The story of the Canadian folk hero, a moose, and his best friend the snowman

The story of the Canadian folk hero, a moose, and his best friend the snowman

Frozen, the new Disney film based on Hans Christian Andersen’s The Snow Queen, has been garnering rave reviews everywhere it goes and, to be honest, I’m struggling to see why. It’s not that there’s anything wrong with it – it’s a perfectly entertaining film. It rattles along, has some laughs along the way, and has some strong female characters at the centre of it who don’t need to be validated by a man. It’s fine. It’s good fun. But nothing more. It’s not up there in the pantheon of great animated kids movies. For me, it’s a little behind Tangled, the 2010 retelling of Rapunzel, but it doesn’t get up there with the great films Pixar have produced (even if their standard has dropped the past couple of years) or the best of Disney from the past.

Still good fun though. Worth a watch.


Film length: 1hr 42mins – Feels Like: 1hr 50mins

Saving Mr Banks

Tom Hanks and Emma Thomson cross rivers of blood. Only Liam Neeson can save them...

Tom Hanks and Emma Thomson cross rivers of blood. Only Liam Neeson can save them…

Mary Poppins is an all time classic film beloved by adults and children around the world, but it’s journey to the screen took over 20 years and the finished product wasn’t loved by the author of the book upon which it was based. Saving Mr Banks tells the story of the final stage of the jounrey from book to screen, with Walt Disney (Tom Hanks) pulling out all the stops to convince PL Travers (Emma Thomson) to sell him the rights to her story. It is a lovely film set around a brilliant performance from Thomson but being a product of Disney films, there are some questions that have to be asked about how truthful it is, specifically with regard to the final scene.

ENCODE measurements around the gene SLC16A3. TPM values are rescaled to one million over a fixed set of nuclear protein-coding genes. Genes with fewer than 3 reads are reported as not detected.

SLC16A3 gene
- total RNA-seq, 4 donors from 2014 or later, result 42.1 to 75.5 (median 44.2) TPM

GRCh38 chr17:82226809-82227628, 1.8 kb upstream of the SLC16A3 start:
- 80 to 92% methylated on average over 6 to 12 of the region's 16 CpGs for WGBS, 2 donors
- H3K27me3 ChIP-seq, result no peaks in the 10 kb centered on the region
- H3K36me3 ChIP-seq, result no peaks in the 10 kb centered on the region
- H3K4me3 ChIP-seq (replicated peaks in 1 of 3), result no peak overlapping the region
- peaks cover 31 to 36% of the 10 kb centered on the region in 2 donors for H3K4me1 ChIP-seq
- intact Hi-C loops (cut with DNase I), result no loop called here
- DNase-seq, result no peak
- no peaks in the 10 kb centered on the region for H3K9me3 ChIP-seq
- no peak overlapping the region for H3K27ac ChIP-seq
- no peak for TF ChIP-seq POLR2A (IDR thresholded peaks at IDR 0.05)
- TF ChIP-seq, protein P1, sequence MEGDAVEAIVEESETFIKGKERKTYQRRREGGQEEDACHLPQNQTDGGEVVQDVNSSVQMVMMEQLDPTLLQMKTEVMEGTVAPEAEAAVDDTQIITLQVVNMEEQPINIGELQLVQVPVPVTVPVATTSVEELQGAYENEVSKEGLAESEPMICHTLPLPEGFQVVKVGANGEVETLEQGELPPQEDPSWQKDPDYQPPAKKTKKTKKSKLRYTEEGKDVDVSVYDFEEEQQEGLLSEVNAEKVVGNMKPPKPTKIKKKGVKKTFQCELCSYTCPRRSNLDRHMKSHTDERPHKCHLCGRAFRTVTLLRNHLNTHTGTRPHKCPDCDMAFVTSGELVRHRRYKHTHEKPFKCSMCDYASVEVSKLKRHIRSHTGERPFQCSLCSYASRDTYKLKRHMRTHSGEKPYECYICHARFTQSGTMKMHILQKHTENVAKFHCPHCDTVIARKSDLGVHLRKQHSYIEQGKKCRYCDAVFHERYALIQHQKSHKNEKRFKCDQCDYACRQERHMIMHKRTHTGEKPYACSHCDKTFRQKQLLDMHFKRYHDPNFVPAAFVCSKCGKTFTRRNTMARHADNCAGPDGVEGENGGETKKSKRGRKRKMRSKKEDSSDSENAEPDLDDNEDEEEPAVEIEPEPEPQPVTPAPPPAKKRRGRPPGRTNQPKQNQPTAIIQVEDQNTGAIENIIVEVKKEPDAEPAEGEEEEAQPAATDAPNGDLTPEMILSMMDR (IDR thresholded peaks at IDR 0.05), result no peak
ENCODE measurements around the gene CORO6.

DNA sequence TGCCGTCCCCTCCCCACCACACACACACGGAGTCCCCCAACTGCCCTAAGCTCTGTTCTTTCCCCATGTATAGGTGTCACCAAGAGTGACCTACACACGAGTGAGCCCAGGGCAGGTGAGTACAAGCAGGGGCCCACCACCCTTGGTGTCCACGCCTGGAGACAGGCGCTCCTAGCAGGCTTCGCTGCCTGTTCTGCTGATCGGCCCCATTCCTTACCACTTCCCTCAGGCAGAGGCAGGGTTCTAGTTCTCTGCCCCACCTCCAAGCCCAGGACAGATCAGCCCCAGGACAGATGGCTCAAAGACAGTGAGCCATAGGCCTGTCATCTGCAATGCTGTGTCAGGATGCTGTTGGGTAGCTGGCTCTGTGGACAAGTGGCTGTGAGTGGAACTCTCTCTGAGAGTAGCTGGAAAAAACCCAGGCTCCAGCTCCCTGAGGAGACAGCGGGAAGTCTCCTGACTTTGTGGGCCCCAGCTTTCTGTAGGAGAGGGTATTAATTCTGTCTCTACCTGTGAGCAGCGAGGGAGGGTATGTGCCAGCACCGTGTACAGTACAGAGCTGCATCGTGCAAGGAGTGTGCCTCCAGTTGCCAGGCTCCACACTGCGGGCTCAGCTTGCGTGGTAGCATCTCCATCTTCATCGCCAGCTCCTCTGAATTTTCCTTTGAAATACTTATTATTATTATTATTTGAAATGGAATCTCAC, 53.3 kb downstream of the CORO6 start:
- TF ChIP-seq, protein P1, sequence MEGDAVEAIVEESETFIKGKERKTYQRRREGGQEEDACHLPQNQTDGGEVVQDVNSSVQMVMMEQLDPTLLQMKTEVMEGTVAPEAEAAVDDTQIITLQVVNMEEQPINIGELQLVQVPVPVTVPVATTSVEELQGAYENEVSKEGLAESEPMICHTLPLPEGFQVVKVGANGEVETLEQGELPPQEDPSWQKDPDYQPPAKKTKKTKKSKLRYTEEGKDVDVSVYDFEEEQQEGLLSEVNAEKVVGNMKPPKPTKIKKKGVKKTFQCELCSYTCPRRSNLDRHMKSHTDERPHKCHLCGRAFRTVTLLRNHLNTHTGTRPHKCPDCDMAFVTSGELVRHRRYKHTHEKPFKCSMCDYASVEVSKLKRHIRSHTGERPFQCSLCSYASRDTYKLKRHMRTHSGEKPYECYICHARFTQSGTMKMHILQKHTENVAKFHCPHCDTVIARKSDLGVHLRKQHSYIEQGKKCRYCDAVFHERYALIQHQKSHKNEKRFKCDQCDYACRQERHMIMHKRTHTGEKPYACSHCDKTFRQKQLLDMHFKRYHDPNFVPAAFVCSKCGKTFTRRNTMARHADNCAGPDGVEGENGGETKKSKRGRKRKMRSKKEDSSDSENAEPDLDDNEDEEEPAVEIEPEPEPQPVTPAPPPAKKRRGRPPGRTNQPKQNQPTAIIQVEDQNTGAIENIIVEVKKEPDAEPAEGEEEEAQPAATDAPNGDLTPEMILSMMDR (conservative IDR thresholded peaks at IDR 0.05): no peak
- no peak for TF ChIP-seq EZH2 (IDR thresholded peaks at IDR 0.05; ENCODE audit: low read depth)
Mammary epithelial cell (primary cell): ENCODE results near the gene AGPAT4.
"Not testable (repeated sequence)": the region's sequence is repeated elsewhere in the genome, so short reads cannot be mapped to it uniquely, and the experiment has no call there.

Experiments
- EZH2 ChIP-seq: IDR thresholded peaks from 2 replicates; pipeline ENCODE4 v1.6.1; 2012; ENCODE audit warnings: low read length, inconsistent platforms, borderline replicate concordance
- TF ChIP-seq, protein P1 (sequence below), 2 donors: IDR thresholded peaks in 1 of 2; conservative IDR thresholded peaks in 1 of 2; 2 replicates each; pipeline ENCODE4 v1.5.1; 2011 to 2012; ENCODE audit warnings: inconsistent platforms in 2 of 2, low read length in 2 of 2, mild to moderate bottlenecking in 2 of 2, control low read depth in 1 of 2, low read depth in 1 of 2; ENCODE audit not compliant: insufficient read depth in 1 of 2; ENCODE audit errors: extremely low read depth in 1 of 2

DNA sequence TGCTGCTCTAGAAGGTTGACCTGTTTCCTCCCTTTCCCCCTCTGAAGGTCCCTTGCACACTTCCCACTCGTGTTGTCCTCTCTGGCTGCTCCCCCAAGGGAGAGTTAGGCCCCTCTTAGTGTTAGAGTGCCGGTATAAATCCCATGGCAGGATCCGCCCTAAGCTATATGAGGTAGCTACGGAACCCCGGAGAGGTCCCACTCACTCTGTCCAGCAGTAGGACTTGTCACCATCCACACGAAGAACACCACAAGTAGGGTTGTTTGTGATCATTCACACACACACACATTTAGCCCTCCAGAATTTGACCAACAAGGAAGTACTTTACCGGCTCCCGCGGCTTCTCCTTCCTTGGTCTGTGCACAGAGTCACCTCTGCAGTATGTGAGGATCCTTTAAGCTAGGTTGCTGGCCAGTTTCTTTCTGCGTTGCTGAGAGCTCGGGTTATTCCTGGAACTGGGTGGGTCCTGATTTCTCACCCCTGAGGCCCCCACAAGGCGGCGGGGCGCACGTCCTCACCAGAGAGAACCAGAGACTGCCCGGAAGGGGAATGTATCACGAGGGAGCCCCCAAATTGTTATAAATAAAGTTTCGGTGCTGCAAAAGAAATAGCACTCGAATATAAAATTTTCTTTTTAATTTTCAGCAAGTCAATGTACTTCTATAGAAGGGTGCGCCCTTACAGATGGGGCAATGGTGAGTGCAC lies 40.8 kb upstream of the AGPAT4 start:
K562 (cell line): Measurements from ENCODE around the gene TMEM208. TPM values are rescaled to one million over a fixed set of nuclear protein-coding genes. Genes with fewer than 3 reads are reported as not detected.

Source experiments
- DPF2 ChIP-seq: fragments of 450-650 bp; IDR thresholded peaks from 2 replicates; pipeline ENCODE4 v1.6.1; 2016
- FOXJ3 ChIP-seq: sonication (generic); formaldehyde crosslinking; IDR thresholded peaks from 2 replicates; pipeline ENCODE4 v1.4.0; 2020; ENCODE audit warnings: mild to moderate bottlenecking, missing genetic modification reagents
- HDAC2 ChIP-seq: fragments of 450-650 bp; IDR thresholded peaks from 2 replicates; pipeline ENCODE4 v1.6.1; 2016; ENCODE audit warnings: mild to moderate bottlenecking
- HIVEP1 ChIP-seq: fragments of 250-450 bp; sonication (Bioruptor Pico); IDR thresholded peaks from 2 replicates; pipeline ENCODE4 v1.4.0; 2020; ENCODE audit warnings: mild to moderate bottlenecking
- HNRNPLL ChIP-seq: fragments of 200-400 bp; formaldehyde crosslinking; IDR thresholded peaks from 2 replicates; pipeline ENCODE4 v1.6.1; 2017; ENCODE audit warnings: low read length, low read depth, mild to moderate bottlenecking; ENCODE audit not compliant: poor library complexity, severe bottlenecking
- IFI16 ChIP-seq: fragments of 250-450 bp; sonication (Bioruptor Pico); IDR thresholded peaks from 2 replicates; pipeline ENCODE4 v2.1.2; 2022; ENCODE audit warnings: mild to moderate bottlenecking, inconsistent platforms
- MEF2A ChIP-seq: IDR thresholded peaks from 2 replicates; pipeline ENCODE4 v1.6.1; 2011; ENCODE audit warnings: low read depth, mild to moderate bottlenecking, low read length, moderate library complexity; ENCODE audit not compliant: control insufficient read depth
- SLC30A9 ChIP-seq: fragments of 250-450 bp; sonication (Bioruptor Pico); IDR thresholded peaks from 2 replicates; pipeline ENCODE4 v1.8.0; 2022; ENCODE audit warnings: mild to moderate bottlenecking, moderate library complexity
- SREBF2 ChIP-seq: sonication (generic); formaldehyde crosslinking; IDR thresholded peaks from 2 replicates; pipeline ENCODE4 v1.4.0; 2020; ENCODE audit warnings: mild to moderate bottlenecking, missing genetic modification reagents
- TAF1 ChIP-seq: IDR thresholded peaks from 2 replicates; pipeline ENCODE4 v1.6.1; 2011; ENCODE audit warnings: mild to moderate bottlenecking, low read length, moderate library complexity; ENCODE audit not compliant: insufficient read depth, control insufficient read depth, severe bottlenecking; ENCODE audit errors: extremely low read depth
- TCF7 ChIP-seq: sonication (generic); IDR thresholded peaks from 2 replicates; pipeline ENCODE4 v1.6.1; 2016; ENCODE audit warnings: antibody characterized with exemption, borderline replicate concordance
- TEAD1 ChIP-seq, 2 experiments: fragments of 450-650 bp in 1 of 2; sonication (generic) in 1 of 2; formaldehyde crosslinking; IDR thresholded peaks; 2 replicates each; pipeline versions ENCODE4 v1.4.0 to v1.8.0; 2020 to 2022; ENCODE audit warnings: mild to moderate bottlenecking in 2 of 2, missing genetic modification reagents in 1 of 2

Before we get on to that, and the aspect of the story that I found of particular interest, I want to look at the story a little more. There are two strands which run throughout the film, the first concerning Disney’s attempts to buy the rights from Mrs Travers, and the second concerning Travers’ childhood growing up in Australia and her relationship with her alcoholic father. I understand the narrative need for the sequences in Australia but unfortunately the film doesn’t quite find the right balance in cutting between these sections meaning that the moment you leave Thomson you and yourself aching to get back to her part of the story and losing the impact of the earlier section. This could, in part, be due to the fact that Thomson’s performance is so strong that it casts a shadow when she’s not on screen, but I think it’s also down to the fact that the tone between sections differs wildly. Travers’ tut-tutting school-ma’am attitude has a lightness of touch that keeps a smile constantly on the lips, while the Australian sequences are melancholy and lack the lightness of touch and sparkle. While this is appropriate for the aspect of the subject these sections examine, it does mean they don’t fit the tone of the rest of the film, leaving an ultimately uneven experience.